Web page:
Gout is a complex yet common form of inflammatory arthritis, and one of the most painful. It typically affects one joint at a time, often the big toe joint. It is common for those with gout to experience a combination of flares and remissions.
Affected areas with gout can include the following:
— Bursae (cushion-like sacs between tissues)
— Tendon sheaths (membranes surrounding tendons)
Gout is most often detected in the big toe but also commonly affects the lesser toe joints, ankle, and knee. A tell-tale sign of gout is a dark red or purple joint that is swollen and very tender. Your doctor might suggest blood tests and X-rays or may want to draw a sample of fluid from your joint while you are having an attack.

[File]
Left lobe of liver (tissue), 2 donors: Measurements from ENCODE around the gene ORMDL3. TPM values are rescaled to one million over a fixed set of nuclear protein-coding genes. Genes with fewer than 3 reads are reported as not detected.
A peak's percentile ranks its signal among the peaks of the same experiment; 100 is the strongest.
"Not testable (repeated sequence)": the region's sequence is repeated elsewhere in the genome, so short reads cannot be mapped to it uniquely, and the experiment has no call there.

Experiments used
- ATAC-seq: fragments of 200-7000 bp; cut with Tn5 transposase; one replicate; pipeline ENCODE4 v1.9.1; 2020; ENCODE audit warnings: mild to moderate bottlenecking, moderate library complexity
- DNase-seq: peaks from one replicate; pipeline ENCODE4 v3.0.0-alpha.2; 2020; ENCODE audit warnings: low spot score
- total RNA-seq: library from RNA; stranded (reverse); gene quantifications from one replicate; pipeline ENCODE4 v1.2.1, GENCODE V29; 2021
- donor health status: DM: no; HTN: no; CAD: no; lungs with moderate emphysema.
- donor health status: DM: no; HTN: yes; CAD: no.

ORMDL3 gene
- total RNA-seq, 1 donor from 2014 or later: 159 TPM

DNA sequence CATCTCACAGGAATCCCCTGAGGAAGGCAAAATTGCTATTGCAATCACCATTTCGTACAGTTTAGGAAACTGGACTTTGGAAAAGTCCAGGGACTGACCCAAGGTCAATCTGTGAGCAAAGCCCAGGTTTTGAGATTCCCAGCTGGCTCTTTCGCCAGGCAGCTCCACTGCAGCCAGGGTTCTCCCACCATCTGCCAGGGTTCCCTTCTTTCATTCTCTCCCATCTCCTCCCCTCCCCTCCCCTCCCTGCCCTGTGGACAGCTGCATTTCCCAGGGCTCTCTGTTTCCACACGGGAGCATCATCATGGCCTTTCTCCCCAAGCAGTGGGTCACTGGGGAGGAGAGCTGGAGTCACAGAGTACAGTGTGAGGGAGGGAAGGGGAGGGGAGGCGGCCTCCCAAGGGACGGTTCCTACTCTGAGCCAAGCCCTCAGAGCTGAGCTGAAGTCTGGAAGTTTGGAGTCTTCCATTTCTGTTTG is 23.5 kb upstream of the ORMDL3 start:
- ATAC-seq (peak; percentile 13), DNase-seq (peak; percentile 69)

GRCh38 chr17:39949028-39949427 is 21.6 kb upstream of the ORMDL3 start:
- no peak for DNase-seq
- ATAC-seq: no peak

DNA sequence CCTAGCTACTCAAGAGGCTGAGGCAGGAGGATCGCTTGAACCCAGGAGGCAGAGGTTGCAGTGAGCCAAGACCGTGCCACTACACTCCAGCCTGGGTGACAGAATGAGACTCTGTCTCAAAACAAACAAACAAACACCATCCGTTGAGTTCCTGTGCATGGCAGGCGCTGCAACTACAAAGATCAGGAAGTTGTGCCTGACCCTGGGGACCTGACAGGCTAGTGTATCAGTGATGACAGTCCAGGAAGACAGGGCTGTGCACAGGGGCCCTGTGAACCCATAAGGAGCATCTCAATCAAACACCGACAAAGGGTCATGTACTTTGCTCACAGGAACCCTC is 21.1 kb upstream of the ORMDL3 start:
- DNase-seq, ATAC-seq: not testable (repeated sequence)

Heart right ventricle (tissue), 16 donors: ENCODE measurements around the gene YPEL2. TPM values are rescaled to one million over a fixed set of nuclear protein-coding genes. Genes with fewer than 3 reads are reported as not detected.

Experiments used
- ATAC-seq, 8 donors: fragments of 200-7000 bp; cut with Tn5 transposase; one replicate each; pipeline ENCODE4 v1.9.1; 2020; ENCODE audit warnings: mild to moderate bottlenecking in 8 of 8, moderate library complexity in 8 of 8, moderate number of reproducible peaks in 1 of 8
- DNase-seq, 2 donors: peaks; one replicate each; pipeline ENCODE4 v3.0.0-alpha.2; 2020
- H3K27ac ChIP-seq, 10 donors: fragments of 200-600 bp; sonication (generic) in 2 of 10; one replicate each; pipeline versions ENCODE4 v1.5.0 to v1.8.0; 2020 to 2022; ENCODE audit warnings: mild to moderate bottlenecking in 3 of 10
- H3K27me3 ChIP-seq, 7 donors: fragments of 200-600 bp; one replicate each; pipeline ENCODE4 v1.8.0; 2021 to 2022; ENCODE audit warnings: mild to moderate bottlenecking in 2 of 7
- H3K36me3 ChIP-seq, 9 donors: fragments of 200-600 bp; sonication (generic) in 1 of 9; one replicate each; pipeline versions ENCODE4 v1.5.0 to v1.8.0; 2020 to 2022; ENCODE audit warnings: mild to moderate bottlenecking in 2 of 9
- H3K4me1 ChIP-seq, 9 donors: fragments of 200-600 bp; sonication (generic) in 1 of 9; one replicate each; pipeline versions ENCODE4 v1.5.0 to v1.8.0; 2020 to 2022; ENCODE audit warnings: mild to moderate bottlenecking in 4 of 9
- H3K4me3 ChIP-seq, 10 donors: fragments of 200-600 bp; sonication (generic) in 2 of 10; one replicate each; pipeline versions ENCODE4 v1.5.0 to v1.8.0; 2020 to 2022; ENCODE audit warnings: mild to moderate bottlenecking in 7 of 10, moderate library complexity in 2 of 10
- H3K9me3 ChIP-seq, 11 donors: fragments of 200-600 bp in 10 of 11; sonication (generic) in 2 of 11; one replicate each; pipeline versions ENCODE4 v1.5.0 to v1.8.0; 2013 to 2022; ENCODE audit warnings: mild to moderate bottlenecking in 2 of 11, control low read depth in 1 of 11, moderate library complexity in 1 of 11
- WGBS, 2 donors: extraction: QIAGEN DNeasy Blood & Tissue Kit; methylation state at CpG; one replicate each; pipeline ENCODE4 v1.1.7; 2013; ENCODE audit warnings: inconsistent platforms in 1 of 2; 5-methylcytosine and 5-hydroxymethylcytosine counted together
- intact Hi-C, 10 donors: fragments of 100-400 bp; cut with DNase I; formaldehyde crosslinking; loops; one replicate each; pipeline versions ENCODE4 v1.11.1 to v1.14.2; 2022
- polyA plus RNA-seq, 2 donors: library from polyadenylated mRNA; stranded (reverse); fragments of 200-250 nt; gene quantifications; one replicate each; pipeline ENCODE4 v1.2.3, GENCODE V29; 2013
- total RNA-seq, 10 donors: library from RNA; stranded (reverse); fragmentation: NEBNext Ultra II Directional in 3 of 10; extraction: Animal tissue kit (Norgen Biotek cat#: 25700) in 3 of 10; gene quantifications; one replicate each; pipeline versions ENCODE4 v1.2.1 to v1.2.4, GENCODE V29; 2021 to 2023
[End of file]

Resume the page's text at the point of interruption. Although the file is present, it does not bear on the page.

What causes gout?
Gout is caused by hyperuricemia, a condition where too much uric acid accumulates in the body, causing crystals of uric acid to form in the connective tissue and joint spaces. These deposits cause swelling, redness, heat, pain, and stiffness in the joint. Gout attacks often follow eating purine-rich foods, like red meat, organ meat, and some kinds of seafood, such as anchovies and sardines.
Being male, overweight, and having certain health conditions like hypertension, kidney disease, or diabetes are known to increase chances of gout, according to the Mayo Clinic. Drinking alcohol and certain medications can also make gout worse. In older adults, some blood pressure medicines, like diuretics, can also increase the chances of gout.
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